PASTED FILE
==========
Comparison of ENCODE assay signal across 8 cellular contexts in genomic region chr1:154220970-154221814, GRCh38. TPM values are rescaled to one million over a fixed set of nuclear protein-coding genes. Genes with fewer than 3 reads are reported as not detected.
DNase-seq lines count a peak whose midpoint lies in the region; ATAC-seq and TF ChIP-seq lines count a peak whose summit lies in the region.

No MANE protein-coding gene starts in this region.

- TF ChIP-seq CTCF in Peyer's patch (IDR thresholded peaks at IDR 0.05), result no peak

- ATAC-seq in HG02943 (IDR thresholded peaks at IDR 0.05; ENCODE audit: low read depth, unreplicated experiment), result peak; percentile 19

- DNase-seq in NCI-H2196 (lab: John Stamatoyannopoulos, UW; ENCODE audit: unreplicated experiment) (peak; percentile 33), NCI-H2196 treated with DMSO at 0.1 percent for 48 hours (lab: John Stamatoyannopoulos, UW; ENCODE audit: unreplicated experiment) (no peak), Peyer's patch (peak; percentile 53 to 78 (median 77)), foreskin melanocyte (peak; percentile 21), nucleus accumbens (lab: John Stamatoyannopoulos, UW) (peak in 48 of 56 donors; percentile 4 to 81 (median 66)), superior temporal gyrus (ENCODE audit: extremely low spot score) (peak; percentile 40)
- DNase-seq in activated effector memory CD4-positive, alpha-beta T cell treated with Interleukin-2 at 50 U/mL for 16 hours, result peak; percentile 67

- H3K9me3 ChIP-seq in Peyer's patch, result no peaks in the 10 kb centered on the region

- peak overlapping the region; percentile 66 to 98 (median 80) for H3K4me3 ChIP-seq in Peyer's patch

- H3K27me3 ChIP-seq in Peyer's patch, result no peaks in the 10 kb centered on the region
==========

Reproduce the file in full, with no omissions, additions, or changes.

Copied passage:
Comparison of ENCODE assay signal across 8 cellular contexts in genomic region chr1:154220970-154221814, GRCh38. TPM values are rescaled to one million over a fixed set of nuclear protein-coding genes. Genes with fewer than 3 reads are reported as not detected.
DNase-seq lines count a peak whose midpoint lies in the region; ATAC-seq and TF ChIP-seq lines count a peak whose summit lies in the region.

No MANE protein-coding gene starts in this region.

- TF ChIP-seq CTCF in Peyer's patch (IDR thresholded peaks at IDR 0.05), result no peak

- ATAC-seq in HG02943 (IDR thresholded peaks at IDR 0.05; ENCODE audit: low read depth, unreplicated experiment), result peak; percentile 19

- DNase-seq in NCI-H2196 (lab: John Stamatoyannopoulos, UW; ENCODE audit: unreplicated experiment) (peak; percentile 33), NCI-H2196 treated with DMSO at 0.1 percent for 48 hours (lab: John Stamatoyannopoulos, UW; ENCODE audit: unreplicated experiment) (no peak), Peyer's patch (peak; percentile 53 to 78 (median 77)), foreskin melanocyte (peak; percentile 21), nucleus accumbens (lab: John Stamatoyannopoulos, UW) (peak in 48 of 56 donors; percentile 4 to 81 (median 66)), superior temporal gyrus (ENCODE audit: extremely low spot score) (peak; percentile 40)
- DNase-seq in activated effector memory CD4-positive, alpha-beta T cell treated with Interleukin-2 at 50 U/mL for 16 hours, result peak; percentile 67

- H3K9me3 ChIP-seq in Peyer's patch, result no peaks in the 10 kb centered on the region

- peak overlapping the region; percentile 66 to 98 (median 80) for H3K4me3 ChIP-seq in Peyer's patch

- H3K27me3 ChIP-seq in Peyer's patch, result no peaks in the 10 kb centered on the region